Abstract

Secondary malignancies including myeloid neoplasms occur infrequently in patients with acute lymphoblastic leukemia (ALL). This has been well documented in the pediatric population but not for the adult patients. We have reviewed retrospectively 641 patients with de novo ALL, treated with the hyper-CVAD regimen or its variants, at M D Anderson Cancer Center from 1992 to 2007. Fourteen patients (2.18%, 7 female, 7 male) developed secondary acute myelogenous leukemia (AML) or myelodysplastic syndrome (MDS). Six patients had AML and 8 MDS. Median age at the time of ALL diagnosis was 52 years (range, 23 – 66). Cytogenetics at ALL diagnosis was diploid in 10, pseudo-diploid with −2 in 1, t(9;22) in 1, and unavailable in 2 patients. Frontline therapy included hyper-CVAD in 7, hyper-CVAD with rituximab in 6, and hyper-CVAD with imatinib in 1 patient. Karyotype at the time of AML/MDS diagnosis was −5, −7 in 8 patients, diploid in 1, miscellaneous in 1, inv(11) in 1, t(4;11) in 1, and unavailable in 2. Secondary AML/MDS developed at a median of 31 months (range, 11 – 74) after the start of ALL therapy. Treatment for the secondary AML and MDS was varied and included cytarabine plus anthracycline based regimens for AML and high risk MDS. One patient with MDS received arsenic trioxide, 1 clofarabine, and 1 decitabine. The response rate to treatment for AML/MDS was complete remission (CR) in 2, partial remission in 6 and no response in 6 patients. Five patients (all MDS) underwent an allogeneic stem cell transplant and all but one died at a median of 3 months (range, 0.5 – 11) after the transplant. One patient is alive and in CR 14 months after a haplo-identical sibling transplant; 2 other patients are alive 3.5 and 4 months after the diagnosis of MDS. The median overall survival after the diagnosis of secondary AML and MDS is 8.3 months (range 3.5+ to 18.5+). We conclude that secondary AML and MDS occur infrequently (2.18%) in adult patients with de novo ALL treated with the hyper-CVAD regimens and response to their subsequent therapy is poor.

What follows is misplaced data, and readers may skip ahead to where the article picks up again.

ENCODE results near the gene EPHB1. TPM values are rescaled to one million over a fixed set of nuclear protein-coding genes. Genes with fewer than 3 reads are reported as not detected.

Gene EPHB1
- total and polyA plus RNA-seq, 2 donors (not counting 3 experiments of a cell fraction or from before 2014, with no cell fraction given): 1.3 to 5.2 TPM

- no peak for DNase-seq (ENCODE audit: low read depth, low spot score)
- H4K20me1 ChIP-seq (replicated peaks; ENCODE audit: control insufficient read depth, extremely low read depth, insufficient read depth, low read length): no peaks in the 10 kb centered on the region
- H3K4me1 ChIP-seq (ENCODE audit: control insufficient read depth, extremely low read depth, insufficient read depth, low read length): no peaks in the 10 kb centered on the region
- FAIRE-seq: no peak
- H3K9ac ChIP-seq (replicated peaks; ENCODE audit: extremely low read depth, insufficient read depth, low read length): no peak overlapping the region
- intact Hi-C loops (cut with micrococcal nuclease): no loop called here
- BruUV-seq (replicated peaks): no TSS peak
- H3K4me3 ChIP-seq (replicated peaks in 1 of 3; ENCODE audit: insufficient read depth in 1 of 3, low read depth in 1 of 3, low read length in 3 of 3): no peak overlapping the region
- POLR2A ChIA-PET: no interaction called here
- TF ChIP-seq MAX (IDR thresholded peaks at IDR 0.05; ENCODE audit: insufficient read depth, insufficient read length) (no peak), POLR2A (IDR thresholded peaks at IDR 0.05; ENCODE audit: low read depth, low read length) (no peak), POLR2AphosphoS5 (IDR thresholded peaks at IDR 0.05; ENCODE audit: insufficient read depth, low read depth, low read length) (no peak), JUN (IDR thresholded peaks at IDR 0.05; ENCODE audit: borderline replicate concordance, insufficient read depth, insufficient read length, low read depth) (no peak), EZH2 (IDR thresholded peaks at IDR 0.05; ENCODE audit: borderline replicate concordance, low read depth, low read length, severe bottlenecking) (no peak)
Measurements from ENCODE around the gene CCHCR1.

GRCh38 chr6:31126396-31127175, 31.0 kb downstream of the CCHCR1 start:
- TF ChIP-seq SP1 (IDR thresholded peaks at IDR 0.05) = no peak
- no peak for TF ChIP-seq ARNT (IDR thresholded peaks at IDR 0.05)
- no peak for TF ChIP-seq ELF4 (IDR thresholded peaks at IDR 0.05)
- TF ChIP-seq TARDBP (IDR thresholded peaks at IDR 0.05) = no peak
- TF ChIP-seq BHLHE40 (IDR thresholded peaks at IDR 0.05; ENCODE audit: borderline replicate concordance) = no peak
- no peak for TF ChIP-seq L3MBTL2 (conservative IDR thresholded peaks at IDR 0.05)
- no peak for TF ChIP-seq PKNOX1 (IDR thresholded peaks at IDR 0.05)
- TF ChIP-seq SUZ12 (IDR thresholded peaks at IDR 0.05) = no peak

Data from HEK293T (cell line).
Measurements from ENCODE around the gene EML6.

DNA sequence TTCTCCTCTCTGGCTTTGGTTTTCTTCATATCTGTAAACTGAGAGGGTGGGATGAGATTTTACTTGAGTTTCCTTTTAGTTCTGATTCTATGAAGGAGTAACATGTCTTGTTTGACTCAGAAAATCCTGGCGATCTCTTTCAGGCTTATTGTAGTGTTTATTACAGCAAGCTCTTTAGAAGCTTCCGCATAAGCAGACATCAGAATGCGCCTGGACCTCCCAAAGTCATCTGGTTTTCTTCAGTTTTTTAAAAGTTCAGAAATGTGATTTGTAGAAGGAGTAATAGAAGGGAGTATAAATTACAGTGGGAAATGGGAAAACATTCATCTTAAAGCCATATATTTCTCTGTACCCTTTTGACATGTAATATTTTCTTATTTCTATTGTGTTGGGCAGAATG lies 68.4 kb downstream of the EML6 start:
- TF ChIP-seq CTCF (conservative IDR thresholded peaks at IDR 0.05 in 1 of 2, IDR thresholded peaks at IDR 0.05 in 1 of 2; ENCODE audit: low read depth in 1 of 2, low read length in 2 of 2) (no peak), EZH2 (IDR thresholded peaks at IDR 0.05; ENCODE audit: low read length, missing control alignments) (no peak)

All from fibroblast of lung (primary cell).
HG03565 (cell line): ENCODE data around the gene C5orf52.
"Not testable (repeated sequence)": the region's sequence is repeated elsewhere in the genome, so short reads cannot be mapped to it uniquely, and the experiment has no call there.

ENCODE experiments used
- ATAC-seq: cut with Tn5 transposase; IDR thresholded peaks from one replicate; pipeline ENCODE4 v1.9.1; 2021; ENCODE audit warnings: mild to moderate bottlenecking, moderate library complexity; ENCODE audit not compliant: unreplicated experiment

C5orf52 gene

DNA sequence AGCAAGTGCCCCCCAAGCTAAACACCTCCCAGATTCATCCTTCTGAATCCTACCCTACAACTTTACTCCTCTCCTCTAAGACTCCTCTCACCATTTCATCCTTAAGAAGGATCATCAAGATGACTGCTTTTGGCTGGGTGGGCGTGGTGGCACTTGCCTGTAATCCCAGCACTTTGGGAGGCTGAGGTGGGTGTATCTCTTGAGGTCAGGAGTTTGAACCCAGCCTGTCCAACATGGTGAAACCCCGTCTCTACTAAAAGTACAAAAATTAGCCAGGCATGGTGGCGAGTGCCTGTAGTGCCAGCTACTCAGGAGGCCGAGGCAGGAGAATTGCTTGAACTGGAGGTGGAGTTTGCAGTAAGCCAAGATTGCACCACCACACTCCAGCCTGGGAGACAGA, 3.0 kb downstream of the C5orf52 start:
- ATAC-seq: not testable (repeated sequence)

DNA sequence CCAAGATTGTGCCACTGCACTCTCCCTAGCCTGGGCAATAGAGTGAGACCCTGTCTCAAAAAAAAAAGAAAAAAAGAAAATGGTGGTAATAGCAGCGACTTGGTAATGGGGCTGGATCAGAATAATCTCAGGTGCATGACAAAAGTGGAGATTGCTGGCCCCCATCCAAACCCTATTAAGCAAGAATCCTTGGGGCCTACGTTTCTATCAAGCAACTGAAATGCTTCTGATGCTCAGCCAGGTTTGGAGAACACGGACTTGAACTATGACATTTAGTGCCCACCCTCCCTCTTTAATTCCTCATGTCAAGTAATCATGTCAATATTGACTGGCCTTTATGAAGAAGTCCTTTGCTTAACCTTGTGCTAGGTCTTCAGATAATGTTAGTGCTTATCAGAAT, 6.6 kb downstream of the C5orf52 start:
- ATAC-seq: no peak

Author notes

Disclosure: No relevant conflicts of interest to declare.